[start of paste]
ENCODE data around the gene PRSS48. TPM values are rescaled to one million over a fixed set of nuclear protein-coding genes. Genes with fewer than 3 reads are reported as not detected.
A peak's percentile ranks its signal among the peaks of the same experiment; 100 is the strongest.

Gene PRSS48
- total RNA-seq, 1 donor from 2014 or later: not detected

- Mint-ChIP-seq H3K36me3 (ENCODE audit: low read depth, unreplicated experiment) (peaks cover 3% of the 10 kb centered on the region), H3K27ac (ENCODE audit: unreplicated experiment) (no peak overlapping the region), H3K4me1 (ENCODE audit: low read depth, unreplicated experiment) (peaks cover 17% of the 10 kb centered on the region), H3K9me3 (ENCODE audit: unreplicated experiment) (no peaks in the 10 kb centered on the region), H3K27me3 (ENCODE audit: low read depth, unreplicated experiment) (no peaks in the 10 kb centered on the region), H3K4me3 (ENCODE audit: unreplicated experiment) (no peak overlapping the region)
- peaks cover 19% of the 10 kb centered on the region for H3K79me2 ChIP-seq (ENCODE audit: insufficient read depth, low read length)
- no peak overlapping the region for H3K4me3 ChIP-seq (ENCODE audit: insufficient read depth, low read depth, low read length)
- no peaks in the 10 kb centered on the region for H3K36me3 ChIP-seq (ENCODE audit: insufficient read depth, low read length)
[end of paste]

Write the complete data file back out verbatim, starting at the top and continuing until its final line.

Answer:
ENCODE data around the gene PRSS48. TPM values are rescaled to one million over a fixed set of nuclear protein-coding genes. Genes with fewer than 3 reads are reported as not detected.
A peak's percentile ranks its signal among the peaks of the same experiment; 100 is the strongest.

Gene PRSS48
- total RNA-seq, 1 donor from 2014 or later: not detected

- Mint-ChIP-seq H3K36me3 (ENCODE audit: low read depth, unreplicated experiment) (peaks cover 3% of the 10 kb centered on the region), H3K27ac (ENCODE audit: unreplicated experiment) (no peak overlapping the region), H3K4me1 (ENCODE audit: low read depth, unreplicated experiment) (peaks cover 17% of the 10 kb centered on the region), H3K9me3 (ENCODE audit: unreplicated experiment) (no peaks in the 10 kb centered on the region), H3K27me3 (ENCODE audit: low read depth, unreplicated experiment) (no peaks in the 10 kb centered on the region), H3K4me3 (ENCODE audit: unreplicated experiment) (no peak overlapping the region)
- peaks cover 19% of the 10 kb centered on the region for H3K79me2 ChIP-seq (ENCODE audit: insufficient read depth, low read length)
- no peak overlapping the region for H3K4me3 ChIP-seq (ENCODE audit: insufficient read depth, low read depth, low read length)
- no peaks in the 10 kb centered on the region for H3K36me3 ChIP-seq (ENCODE audit: insufficient read depth, low read length)